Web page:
While his bill did not pass, Graham persisted in presenting his proposal to colleagues, advising them of Miami's need for a state university. He felt the establishment of a public university was necessary to serve the city's growing population. The bill was signed into law by then-governor W. At 32 years old, the new president was the youngest in the history of the State University System and, at the time, the youngest university president in the country.
Color artwork of the Grebe MU-1 from the advertising brochure For decades, vintage radio collectors have rated the Grebe Synchrophase MU-1 as one of the best, if not "the best," Battery-operated TRF-Neutrodyne radio receiver from the mids, with performance that is matched with timeless styling.
However, anyone that has taken a close look at more than a few Grebe Synchrophase MU-1 receivers has surely noted that there are some significant differences between the various MU-1 receivers produced.
This article will attempt to catalog as many upgrades as possible with explanations as to their purpose. This article will also assign a chronological order to the upgrades so the Synchrophase owner might be able to date when his radio was built from certain easily observable construction details.
Also, we will attempt to decipher Grebe's serial letter methods so that dating by this combination of letters may become possible in the future this attempt has actually produced another interesting possibility for the serial letter codes. A serial letter log has been started and this article will keep track of the information in that log.
As with all of our articles, we try to provide the most detailed and accurate information available. Here's an e-mail link.
Grebe was born in and started in the "radio business" at a very young age. He was certainly selling various pieces of equipment he built to radio amateurs prior to WWI, he supplied a "submarine receiver" to the Navy during WWI and continued on building amateur radio receivers after WWI. Grebe produced a series of ham receivers designated with a "CR" prefix followed by a number to identify the model.
The CR receivers were very popular with the hams and, if a commercially built receiver is seen in a vintage photograph of an old ham station, it will more than likely be a Grebe "CR" receiver.
The amateur business was large enough that, byGrebe had a fairly large building for radio manufacturing. The general public's opinion was "why buy a radio, I don't know Morse. The Broadcast Boom created an insatiable market for radios, Radio receivers that had previously been for radio amateurs were sold as broadcast receivers.
Old radio companies like Kennedy, Adams-Morgan and others, that were primarily ham or experimenter builders, offered their radios as broadcast receivers.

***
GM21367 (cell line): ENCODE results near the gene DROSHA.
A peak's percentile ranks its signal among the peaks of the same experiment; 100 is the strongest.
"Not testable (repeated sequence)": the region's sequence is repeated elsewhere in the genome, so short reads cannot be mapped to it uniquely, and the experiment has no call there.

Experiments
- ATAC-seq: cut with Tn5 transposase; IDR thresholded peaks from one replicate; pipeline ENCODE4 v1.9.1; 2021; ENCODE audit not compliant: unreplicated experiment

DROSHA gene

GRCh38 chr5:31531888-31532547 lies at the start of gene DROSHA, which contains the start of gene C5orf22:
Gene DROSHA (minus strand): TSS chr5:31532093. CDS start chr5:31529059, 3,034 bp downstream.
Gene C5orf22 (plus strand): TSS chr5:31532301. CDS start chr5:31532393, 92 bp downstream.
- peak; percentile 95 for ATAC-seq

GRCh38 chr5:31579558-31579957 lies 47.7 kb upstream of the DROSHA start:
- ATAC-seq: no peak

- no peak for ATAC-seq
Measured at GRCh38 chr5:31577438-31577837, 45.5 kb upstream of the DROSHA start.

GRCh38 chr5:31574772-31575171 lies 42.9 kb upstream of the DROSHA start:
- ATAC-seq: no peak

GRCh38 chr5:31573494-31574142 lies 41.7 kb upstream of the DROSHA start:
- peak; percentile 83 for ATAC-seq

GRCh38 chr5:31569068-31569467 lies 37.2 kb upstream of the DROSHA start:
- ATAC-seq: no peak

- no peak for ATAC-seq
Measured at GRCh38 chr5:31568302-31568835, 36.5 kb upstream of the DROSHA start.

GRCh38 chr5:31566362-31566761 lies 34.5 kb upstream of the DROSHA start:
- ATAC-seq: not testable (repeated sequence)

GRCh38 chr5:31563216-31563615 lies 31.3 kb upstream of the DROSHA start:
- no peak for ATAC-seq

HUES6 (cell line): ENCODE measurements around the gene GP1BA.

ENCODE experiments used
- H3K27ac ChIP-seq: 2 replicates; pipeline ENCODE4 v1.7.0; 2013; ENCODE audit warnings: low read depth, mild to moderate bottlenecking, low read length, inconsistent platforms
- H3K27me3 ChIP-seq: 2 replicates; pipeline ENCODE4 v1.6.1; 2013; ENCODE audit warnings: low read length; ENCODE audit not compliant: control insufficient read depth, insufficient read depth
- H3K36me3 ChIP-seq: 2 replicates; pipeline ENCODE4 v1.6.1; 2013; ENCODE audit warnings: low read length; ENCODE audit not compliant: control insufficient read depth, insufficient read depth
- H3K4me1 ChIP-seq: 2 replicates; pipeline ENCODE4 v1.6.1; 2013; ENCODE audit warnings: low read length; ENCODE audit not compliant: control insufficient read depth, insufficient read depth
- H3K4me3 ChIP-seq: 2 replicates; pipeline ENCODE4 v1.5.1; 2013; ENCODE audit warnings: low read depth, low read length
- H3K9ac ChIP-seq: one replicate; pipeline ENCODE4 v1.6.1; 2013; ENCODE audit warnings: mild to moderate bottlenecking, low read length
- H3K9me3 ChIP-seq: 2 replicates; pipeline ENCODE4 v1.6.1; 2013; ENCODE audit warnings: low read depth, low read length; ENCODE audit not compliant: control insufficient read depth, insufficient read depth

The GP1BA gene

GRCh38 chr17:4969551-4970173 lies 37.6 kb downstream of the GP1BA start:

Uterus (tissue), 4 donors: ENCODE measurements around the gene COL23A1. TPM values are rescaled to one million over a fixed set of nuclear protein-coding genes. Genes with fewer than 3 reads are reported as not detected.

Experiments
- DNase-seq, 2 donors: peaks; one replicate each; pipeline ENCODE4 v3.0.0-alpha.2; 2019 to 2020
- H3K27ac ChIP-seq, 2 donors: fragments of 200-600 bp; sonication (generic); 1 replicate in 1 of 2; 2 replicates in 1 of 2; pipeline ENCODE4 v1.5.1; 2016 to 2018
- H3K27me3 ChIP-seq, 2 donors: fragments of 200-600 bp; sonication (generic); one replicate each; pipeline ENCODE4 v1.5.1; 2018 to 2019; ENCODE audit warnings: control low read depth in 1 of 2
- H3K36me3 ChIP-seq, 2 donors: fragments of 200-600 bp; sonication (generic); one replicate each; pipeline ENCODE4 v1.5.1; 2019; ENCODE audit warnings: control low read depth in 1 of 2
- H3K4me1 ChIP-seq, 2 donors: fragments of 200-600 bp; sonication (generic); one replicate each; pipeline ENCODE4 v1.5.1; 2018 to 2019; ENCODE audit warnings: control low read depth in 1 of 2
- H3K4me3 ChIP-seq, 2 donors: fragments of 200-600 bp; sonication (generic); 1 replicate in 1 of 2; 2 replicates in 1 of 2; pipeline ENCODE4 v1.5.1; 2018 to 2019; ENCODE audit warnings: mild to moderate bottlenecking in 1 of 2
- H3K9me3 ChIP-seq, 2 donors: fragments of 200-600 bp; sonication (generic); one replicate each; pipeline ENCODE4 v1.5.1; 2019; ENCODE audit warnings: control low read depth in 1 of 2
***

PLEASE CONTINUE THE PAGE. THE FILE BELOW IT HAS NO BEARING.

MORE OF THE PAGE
The Grebe CR-5, a single tube receiver from Many accessories could be purchased from Grebe to improve the performance of smaller receivers like the CR Grebe marketed some of their CR receivers as broadcast receivers since they did tune around where the BC stations were transmitting.
The CR-9 was the most popular early Grebe CR receiver since it included a two-stage audio amplifier section in addition to the regenerative detector. Additionally, Grebe later offered the CR and the CR as Broadcast Receivers but they still retained the round black dials and the same circuit of the earlier CR receivers, that is, regenerative detectors with a couple of stages of audio amplification.
Bythere were hundreds and hundreds of companies building radios. Many of the radios produced were basic designs that functioned adequately but were not innovative since the companies were small owner-engineer operated concerns that didn't have the financial ability to become competitive.
Grebe however was already a major manufacturer and, in earlyit was decided that a radio specifically designed for Broadcast reception was something the company should provide to the radio enthusiasts.
The Synchrophase was born out of Broadcast Boom but was really not marketed during that period which ended around the beginning of By mid, radio buyers wanted great performance and easy operation.
Brief History of the Synchrophase - Alfred rutadeltambor.com was born in and started in the "radio business" at a very young age. He was certainly selling various pieces of equipment he built to radio amateurs prior to WWI, he supplied a "submarine receiver" to the Navy during WWI and continued on building amateur radio receivers after WWI. Women’s History comes alive with the help of talented performers or authors. Costumed performers portray both famous and infamous women from our history with relish and panache while authors and presenters bring the unbridled enthusiasm that comes from years of research and writing about a specific woman or women’s history topic. Download-Theses Mercredi 10 juin
Grebe had some top engineers that designed a receiver that was made up of innovative components rather than a special circuit.Feb.
AIR CLASSICS Magazine. Cover photo of Amelia Earhardt. "Spies for Roosevelt?
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